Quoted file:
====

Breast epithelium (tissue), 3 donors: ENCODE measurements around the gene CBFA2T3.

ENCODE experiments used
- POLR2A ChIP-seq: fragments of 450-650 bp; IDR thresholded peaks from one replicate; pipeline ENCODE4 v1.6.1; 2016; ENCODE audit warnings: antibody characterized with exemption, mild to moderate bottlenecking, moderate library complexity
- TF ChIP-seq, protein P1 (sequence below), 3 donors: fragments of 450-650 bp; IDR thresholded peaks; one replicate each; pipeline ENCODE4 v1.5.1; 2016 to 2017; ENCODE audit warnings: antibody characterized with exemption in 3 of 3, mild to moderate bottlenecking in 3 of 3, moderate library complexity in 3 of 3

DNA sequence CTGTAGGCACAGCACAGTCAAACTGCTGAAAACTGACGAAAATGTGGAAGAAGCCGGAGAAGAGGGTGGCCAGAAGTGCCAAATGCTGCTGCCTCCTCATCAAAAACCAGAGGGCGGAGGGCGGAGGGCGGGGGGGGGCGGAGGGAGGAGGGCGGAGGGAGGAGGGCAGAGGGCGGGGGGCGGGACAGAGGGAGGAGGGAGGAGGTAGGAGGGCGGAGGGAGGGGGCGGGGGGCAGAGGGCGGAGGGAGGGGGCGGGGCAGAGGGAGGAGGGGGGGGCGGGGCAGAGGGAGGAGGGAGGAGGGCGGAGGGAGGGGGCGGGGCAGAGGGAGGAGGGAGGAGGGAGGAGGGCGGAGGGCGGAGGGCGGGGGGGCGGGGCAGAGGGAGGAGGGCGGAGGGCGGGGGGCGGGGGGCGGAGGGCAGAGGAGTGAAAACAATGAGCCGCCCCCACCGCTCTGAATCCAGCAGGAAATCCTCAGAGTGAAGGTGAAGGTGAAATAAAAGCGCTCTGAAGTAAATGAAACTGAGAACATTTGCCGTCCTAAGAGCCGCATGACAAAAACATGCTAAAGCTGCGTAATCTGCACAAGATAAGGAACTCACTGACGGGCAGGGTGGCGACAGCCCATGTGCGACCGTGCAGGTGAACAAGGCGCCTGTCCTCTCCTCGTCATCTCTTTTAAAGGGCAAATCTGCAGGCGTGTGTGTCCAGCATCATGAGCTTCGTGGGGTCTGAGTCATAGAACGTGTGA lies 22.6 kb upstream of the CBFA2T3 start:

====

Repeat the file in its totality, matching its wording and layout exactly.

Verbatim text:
Breast epithelium (tissue), 3 donors: ENCODE measurements around the gene CBFA2T3.

ENCODE experiments used
- POLR2A ChIP-seq: fragments of 450-650 bp; IDR thresholded peaks from one replicate; pipeline ENCODE4 v1.6.1; 2016; ENCODE audit warnings: antibody characterized with exemption, mild to moderate bottlenecking, moderate library complexity
- TF ChIP-seq, protein P1 (sequence below), 3 donors: fragments of 450-650 bp; IDR thresholded peaks; one replicate each; pipeline ENCODE4 v1.5.1; 2016 to 2017; ENCODE audit warnings: antibody characterized with exemption in 3 of 3, mild to moderate bottlenecking in 3 of 3, moderate library complexity in 3 of 3

DNA sequence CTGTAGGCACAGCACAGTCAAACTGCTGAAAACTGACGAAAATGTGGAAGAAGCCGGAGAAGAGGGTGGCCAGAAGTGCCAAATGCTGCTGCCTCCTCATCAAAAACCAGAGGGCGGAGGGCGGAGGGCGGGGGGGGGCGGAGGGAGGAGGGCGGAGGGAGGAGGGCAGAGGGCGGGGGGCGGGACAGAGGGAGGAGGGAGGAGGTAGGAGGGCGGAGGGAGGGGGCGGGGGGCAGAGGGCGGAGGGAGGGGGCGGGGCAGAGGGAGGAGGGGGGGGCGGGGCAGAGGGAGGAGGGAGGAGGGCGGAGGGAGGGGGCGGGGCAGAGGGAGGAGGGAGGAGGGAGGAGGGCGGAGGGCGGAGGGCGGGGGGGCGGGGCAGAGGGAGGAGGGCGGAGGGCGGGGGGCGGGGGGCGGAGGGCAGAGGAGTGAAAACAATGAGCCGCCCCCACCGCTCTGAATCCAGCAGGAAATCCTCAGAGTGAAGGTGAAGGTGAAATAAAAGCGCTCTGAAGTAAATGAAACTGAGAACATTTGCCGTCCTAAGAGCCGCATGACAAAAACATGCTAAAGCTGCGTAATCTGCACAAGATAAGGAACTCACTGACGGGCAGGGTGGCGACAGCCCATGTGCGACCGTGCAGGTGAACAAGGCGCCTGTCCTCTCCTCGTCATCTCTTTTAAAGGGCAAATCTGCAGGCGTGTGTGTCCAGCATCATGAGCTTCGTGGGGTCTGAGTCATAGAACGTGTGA lies 22.6 kb upstream of the CBFA2T3 start: